That's all from Sanibel this morning. I'll let you know what I'm reading soon, but in the meantime tell me which books you're enjoying this weekend.

The Sunday Salon blog link-up is back! Deb at Readerbuzz is the new host.

Sunday, March 3, 2019

Sanibel Sunday: March 3, 2019

March, at last. That seems to be the sentiment of everyone stuck in the throes of winter this year. Spring can't come soon enough. Here in Florida, the weather has been just about perfect - plenty of sunshine with cool gulf breezes.

Last week we took an overnight trip across the state to visit my cousin who is renting a condo in Miami Beach. I'd never been there before and, to me, it seemed like Manhattan with a beach! Very exciting, but quite a change of pace from this quiet island which is two thirds wildlife refuge.

Our plan was to hike a couple of trails in the Everglades the following day, but spontaneity ruled and we ended up in Key West instead! No regrets.

Finished last week//

by Ruth Bader Ginsburg,  with Mary Hartnett and Wendy W. Williams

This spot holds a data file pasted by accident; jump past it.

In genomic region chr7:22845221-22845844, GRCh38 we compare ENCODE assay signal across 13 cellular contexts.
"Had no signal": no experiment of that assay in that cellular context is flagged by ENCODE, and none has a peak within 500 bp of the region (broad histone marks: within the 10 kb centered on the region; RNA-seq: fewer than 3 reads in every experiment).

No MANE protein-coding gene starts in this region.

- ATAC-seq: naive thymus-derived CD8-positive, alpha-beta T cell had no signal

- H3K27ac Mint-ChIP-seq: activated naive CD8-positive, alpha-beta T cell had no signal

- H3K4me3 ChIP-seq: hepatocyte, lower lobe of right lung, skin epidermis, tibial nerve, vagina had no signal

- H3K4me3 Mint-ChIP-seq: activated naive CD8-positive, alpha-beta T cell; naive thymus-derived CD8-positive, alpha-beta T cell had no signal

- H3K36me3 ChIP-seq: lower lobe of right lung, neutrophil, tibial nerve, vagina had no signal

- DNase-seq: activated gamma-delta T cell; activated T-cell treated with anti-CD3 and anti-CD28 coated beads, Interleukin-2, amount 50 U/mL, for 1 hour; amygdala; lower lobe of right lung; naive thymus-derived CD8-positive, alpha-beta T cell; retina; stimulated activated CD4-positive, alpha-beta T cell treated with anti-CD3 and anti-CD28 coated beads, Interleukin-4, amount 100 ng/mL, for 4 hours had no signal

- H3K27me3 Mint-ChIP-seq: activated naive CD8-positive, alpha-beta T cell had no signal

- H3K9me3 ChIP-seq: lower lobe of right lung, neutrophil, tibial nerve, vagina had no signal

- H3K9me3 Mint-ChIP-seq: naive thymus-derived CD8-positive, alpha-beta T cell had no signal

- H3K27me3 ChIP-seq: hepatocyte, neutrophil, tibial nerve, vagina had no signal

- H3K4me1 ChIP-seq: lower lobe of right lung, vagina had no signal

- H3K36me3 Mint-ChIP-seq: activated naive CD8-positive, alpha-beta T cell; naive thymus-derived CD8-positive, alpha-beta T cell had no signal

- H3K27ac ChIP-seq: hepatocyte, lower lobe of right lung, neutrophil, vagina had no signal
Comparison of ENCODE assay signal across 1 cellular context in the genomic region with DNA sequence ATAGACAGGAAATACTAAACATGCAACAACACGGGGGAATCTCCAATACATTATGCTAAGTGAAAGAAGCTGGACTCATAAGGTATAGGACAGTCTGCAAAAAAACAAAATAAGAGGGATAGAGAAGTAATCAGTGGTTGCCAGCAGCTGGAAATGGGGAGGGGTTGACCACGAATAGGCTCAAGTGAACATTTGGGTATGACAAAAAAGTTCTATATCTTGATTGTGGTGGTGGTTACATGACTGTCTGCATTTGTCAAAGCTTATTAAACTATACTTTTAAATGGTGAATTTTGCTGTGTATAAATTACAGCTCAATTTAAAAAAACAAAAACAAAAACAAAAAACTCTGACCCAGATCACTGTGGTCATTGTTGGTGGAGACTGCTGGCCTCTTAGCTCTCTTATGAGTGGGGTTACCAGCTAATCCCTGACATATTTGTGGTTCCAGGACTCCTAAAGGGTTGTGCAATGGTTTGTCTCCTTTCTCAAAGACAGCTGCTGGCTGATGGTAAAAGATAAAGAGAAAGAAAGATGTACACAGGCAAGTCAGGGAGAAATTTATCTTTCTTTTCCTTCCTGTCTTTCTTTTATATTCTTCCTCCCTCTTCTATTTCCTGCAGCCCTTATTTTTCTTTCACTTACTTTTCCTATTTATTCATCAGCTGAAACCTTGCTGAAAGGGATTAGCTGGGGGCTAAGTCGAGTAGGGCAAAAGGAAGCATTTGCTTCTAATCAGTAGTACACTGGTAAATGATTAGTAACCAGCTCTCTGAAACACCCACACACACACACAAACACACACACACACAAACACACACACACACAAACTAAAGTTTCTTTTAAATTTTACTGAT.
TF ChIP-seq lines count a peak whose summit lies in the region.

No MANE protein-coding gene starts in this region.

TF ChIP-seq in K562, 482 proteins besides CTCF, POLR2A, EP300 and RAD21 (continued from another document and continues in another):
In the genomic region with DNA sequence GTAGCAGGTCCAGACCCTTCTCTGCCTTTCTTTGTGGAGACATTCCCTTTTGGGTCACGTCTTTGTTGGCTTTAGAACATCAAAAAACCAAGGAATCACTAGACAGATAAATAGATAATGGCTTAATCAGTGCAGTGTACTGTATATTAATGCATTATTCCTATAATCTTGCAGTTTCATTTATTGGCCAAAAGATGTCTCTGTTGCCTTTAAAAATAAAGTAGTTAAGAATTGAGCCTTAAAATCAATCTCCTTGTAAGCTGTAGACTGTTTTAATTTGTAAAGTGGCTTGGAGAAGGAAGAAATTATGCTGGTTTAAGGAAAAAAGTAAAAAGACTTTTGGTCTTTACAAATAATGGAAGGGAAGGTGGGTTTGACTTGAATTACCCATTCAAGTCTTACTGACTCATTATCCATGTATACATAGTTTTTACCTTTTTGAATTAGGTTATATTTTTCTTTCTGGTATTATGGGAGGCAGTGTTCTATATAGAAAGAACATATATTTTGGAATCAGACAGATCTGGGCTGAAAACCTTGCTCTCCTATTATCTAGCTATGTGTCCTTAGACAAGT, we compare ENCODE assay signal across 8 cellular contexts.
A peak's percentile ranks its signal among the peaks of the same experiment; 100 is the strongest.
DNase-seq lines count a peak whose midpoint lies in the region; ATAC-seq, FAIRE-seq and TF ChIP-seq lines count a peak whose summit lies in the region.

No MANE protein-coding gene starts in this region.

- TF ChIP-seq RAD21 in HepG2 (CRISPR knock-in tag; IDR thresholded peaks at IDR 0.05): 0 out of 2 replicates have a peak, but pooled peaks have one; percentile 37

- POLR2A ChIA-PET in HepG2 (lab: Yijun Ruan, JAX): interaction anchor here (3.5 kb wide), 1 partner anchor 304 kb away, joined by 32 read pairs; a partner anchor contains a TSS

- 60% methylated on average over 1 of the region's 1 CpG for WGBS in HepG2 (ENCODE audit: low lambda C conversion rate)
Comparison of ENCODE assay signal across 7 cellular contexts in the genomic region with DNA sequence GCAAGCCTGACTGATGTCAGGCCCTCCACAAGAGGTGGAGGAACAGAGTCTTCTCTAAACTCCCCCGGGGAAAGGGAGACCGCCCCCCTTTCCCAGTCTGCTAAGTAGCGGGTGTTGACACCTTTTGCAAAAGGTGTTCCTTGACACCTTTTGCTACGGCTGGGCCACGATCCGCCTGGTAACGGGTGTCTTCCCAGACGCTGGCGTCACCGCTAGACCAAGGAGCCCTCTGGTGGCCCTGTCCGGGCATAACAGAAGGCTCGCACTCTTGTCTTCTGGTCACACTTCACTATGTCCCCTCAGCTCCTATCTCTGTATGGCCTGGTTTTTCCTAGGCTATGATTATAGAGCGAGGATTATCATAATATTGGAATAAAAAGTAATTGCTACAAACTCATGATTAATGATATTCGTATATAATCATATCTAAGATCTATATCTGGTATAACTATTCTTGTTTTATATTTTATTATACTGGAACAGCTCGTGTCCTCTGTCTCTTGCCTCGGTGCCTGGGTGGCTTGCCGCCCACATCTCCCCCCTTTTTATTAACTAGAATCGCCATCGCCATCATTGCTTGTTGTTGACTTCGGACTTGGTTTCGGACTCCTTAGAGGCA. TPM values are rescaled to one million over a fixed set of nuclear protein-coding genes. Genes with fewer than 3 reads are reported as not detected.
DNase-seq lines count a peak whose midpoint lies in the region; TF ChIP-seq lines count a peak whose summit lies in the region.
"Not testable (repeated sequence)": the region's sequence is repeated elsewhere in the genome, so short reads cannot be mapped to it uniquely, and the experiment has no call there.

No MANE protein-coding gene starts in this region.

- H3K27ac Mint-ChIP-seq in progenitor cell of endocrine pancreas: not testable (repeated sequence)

narrated by Linda Lavin

"My Own Words  is a selection of writings and speeches by Justice Ginsburg on wide-ranging topics, including gender equality, the workways of the Supreme Court, being Jewish, law and lawyers in opera, and the value of looking beyond US shores when interpreting the US Constitution... This book contains a sampling selected by Justice Ginsburg and her authorized biographers, Mary Hartnett and Wendy W. Williams. Justice Ginsburg has written an introduction to the book, and Hartnett and Williams introduce each chapter, giving biographical context and quotes gleaned from hundreds of interviews they have conducted."
What a wonderful follow-up to Ruth Bader Ginsburg: A Life. I borrowed the ebook from the library and used an audible credit for the for the audio, but realized almost immediately that listening was the way to go. The audio version includes recordings of Ginsburg delivering speeches, lectures, and of course, her now famous dissents, as well as husband Marty's 2003 speech introducing Justice Ginsburg at the Women's Law and Public Policy Fellowship Program at Georgetown University Law Center.